CRISIL has analysed top ten players (by revenue) post fiscal 2015.
In fiscal 2015, seven out of these ten developers maintained less than 100 per cent of net worth as investments in their project SPVs and TOL/TNW for most of them were less than 1.5 times (Chart 3)indicating a low leverage and healthy capital structure. With increase in awarding and NHAI’s focus on EPC and HAM mode, these players were able to win projects basis their strong execution skills.
So, by fiscal 2020, most of these developers are estimated to triple their scale without significantly leveraging their balance sheet. Nine out of ten developers would have comfortable leverage with TOL/TNW of less than 1.5 times and investments less than 100 per cent of their net worth in the SPVs despite significant ramp up in size (Chart 4).
What supported these players?
A five-year comparison of these developers, shows a significant scale-up in size (almost tripling), while maintaining a healthy balance sheets. The below mentioned factors supported their credit profile
1. The NHAI’s change in awarding model to largely EPC and HAM projects
2. NHAI’s focus on clearing bottlenecks such as land acquisition issues and clearances. Further, appointed date for HAM projects is declared only once 80% of land is made available.
3. Given that the capital requirement in EPC and HAM projects is lower than that of BOT, these developers were able to sustain their healthy balance sheet and kept a check on their debt levels while pursuing growth.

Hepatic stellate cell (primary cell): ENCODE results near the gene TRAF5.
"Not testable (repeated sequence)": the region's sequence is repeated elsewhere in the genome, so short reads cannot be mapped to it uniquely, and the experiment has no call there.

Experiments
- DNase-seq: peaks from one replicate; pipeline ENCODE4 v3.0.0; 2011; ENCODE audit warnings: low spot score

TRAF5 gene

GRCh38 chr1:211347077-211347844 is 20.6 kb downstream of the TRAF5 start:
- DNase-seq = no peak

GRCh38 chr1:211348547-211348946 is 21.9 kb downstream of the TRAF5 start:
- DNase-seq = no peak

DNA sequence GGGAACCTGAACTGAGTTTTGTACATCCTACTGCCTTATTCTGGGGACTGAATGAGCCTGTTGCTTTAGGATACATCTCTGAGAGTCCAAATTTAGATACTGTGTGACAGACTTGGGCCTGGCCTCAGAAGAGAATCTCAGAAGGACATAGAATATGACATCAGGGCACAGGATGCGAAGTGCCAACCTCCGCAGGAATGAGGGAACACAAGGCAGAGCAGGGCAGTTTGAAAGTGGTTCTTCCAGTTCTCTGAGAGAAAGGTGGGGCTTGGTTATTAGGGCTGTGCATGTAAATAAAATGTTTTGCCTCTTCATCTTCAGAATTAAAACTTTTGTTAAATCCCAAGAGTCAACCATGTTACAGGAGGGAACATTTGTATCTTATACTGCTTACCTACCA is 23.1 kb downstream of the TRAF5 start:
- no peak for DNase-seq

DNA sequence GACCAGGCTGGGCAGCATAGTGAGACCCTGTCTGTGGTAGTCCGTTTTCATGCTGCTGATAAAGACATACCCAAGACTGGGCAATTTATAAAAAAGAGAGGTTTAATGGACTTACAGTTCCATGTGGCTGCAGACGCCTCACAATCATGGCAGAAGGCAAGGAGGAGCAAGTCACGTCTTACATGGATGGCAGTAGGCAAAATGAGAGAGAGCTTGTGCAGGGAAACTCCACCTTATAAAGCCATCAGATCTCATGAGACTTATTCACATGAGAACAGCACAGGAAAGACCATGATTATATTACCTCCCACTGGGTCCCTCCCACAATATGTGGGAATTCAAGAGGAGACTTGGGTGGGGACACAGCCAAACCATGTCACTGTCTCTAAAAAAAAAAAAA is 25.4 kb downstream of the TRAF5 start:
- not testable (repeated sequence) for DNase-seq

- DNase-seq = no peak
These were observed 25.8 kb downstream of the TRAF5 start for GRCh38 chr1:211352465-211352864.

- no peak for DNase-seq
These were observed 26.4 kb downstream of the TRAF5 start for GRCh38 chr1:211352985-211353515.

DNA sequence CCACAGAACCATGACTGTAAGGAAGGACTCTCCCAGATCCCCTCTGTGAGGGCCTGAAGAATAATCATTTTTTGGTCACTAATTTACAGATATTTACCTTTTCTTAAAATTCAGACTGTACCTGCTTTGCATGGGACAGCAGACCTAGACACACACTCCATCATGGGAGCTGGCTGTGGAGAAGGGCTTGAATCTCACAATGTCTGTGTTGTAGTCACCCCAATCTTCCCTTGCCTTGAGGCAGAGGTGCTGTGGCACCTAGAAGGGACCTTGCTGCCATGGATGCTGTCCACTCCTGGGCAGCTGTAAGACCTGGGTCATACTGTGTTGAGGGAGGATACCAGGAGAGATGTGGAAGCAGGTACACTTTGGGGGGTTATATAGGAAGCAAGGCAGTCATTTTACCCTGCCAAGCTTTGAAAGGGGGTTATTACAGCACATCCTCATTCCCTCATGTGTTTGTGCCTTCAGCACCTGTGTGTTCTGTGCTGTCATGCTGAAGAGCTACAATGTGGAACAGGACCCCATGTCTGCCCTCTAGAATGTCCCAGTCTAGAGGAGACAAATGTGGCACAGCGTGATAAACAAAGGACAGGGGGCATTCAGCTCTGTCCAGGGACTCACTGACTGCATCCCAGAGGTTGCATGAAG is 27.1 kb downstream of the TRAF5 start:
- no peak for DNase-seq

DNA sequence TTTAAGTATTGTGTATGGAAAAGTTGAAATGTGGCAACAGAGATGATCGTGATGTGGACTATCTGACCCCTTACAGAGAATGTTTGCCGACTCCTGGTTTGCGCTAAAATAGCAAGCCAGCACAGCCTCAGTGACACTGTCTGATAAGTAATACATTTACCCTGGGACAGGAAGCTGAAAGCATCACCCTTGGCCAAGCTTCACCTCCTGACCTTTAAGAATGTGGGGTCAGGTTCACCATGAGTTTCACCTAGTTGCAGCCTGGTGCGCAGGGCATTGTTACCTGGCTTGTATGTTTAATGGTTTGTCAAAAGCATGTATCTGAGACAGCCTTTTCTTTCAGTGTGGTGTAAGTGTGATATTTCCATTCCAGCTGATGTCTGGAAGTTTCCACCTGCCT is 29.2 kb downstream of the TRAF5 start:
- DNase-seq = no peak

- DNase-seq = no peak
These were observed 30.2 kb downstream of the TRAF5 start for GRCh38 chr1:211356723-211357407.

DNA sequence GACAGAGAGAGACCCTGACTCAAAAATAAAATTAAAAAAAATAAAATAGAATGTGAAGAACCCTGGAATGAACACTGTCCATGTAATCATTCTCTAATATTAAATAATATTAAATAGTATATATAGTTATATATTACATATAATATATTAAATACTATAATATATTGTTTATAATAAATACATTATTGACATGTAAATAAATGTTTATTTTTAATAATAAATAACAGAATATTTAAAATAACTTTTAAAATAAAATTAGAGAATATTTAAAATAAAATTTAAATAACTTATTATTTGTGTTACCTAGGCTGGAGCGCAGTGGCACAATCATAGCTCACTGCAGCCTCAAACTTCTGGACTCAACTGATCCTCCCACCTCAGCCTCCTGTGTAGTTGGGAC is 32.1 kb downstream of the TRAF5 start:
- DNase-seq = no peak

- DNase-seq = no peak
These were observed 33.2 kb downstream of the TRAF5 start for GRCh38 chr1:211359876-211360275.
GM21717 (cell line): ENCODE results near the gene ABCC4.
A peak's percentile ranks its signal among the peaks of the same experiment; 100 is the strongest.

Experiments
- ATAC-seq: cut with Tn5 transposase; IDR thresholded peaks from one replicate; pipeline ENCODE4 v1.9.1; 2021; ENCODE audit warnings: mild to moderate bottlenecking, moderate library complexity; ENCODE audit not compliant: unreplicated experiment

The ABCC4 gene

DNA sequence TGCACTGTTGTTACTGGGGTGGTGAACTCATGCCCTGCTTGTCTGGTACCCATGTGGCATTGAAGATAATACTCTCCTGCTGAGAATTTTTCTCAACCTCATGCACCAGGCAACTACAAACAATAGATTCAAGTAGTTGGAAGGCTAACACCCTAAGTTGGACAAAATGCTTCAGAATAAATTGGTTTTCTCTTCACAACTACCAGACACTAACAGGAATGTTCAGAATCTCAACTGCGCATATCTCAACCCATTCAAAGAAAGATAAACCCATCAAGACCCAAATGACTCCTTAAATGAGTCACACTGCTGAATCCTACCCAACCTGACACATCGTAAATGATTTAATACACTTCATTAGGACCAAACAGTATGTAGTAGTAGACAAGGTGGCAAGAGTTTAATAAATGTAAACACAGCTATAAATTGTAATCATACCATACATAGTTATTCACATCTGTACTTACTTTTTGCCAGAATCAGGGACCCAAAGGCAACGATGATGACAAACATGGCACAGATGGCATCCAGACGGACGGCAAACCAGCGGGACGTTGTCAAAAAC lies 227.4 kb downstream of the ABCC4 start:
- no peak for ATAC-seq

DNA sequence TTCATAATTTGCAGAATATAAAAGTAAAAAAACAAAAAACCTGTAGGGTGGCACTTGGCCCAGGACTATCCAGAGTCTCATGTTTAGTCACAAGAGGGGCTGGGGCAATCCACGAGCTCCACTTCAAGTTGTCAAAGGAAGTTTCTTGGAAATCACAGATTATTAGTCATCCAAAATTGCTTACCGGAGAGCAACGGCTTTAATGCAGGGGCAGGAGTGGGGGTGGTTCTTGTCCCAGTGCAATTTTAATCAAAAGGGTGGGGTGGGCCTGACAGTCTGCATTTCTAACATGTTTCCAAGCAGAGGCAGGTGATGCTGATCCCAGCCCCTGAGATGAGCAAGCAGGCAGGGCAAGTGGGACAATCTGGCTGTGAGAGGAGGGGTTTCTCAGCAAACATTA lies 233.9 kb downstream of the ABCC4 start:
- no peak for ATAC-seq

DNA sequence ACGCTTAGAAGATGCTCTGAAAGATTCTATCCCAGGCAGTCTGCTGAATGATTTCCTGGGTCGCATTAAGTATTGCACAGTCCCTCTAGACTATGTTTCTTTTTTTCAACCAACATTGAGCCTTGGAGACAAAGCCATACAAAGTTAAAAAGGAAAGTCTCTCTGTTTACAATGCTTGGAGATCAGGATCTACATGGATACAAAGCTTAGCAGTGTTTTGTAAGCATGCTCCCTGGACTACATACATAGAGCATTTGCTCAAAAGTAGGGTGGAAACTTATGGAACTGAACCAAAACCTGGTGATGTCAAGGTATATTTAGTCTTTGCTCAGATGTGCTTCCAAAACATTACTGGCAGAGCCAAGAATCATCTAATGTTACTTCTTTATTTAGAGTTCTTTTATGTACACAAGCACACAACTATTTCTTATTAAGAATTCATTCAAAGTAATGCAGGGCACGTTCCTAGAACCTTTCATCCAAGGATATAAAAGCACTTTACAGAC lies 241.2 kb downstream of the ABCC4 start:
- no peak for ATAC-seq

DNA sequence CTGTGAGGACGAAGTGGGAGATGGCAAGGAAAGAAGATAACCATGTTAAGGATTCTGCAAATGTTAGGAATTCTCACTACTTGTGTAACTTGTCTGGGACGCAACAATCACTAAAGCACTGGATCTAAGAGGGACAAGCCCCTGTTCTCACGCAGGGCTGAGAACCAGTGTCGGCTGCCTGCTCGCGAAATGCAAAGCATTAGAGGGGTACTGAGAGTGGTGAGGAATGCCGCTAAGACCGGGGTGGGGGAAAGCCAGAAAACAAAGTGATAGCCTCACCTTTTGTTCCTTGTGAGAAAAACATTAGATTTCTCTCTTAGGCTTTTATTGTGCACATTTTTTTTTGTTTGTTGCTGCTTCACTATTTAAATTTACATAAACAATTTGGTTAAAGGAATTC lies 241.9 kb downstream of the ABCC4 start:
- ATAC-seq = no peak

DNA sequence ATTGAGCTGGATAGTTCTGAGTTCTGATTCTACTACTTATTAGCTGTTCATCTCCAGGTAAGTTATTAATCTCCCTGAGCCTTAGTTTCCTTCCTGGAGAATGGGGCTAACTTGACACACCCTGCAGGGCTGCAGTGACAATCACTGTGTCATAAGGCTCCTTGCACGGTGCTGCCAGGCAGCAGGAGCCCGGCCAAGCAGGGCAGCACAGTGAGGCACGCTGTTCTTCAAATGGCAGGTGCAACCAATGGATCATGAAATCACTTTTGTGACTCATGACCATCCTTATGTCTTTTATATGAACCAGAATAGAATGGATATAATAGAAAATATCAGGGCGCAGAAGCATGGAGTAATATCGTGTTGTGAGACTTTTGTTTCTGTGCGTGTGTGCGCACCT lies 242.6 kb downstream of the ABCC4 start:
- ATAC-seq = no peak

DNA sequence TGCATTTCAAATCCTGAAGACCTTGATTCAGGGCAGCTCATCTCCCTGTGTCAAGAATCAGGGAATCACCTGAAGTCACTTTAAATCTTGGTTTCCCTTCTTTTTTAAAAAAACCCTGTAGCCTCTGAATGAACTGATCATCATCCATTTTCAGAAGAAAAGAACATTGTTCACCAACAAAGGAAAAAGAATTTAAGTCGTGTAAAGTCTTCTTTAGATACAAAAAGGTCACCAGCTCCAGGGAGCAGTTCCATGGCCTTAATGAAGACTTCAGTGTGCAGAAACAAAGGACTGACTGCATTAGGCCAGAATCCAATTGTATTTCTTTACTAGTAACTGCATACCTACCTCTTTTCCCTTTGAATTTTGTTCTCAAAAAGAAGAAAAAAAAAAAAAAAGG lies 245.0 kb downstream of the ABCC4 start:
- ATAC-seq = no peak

4. Further, increased private equity interest in the sector and the philosophy of these developers to unlock their capital and remain asset-light has also benefited them.
Accordingly the credit profile of most these dominant players has sustained given their focus on execution, philosophy around low leverage and stance to sell the assets even during construction. Further, interest from global funds will continue to give a fillip to the sector.
While the expected slowdown in awarding is likely to significantly moderate the topline growth of EPC developers from a high of almost 30% in fiscal 2019 to around 10% in the near term, we expect the credit profiles of CRISIL-rated companies to remain healthy. The ability of these developers to rein in bidding aggression especially if the BOT mode is re-introduced will be the key monitorable.
The NHAI’s focus on land acquisition and confirmation of appointed dates for projects only after 80% of land is acquired are positives that would ensure stalled projects are minimised. Further, lenders not disbursing debt until land is in place and paid for ensures credit discipline. Ability of these players to monetise the completed projects which would free up the capital and ensure liquidity to bid for new projects will be the key to healthy balance sheets. Continued stake sales and investor interest, as seen in the past few years will be a key monitorable.
The issues of the past have thus been lessons well learnt for the present and will continue to be a guidance for the future credit health of the sector.